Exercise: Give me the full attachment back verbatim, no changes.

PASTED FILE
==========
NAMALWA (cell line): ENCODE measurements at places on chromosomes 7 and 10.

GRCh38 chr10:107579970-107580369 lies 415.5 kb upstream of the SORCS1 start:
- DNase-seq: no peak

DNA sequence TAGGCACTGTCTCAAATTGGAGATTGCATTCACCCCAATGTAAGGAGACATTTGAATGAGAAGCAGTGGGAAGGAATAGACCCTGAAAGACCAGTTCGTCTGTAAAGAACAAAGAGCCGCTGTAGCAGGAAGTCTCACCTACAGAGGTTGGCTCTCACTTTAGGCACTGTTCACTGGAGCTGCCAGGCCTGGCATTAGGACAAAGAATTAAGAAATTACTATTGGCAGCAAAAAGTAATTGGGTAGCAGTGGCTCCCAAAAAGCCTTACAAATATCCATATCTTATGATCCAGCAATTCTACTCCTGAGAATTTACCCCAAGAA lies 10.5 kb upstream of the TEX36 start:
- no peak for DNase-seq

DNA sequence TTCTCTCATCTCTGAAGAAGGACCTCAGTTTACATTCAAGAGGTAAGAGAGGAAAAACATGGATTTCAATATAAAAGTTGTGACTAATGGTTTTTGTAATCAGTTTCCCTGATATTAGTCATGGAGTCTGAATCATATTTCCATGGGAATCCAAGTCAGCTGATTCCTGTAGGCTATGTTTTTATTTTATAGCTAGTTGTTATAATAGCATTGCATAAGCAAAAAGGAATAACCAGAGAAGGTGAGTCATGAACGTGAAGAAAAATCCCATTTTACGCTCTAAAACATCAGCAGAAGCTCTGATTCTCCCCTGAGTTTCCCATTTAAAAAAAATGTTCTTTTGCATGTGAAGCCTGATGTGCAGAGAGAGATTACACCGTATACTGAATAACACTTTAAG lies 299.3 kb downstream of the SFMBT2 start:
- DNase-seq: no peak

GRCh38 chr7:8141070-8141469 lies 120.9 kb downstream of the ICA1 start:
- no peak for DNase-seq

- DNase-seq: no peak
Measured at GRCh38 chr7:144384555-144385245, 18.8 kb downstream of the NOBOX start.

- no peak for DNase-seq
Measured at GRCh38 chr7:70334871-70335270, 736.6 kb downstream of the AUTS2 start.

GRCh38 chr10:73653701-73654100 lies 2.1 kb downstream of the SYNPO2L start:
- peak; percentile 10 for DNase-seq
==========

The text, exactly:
NAMALWA (cell line): ENCODE measurements at places on chromosomes 7 and 10.

GRCh38 chr10:107579970-107580369 lies 415.5 kb upstream of the SORCS1 start:
- DNase-seq: no peak

DNA sequence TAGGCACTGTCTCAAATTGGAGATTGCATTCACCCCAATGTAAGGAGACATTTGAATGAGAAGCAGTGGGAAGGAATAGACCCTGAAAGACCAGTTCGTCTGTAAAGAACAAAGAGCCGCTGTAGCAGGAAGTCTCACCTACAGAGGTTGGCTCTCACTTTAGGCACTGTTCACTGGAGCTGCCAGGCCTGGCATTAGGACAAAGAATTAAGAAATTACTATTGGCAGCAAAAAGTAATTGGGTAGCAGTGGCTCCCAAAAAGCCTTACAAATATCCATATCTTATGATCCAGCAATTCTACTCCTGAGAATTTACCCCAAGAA lies 10.5 kb upstream of the TEX36 start:
- no peak for DNase-seq

DNA sequence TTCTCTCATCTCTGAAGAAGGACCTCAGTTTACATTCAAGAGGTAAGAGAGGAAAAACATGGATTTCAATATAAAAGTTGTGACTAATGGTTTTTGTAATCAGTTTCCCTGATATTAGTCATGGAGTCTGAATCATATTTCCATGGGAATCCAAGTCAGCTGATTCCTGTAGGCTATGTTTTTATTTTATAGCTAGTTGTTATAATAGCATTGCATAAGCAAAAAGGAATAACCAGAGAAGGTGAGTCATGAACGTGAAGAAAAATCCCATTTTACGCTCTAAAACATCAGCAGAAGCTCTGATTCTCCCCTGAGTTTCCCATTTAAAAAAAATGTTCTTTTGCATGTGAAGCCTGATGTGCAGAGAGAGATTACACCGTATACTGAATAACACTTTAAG lies 299.3 kb downstream of the SFMBT2 start:
- DNase-seq: no peak

GRCh38 chr7:8141070-8141469 lies 120.9 kb downstream of the ICA1 start:
- no peak for DNase-seq

- DNase-seq: no peak
Measured at GRCh38 chr7:144384555-144385245, 18.8 kb downstream of the NOBOX start.

- no peak for DNase-seq
Measured at GRCh38 chr7:70334871-70335270, 736.6 kb downstream of the AUTS2 start.

GRCh38 chr10:73653701-73654100 lies 2.1 kb downstream of the SYNPO2L start:
- peak; percentile 10 for DNase-seq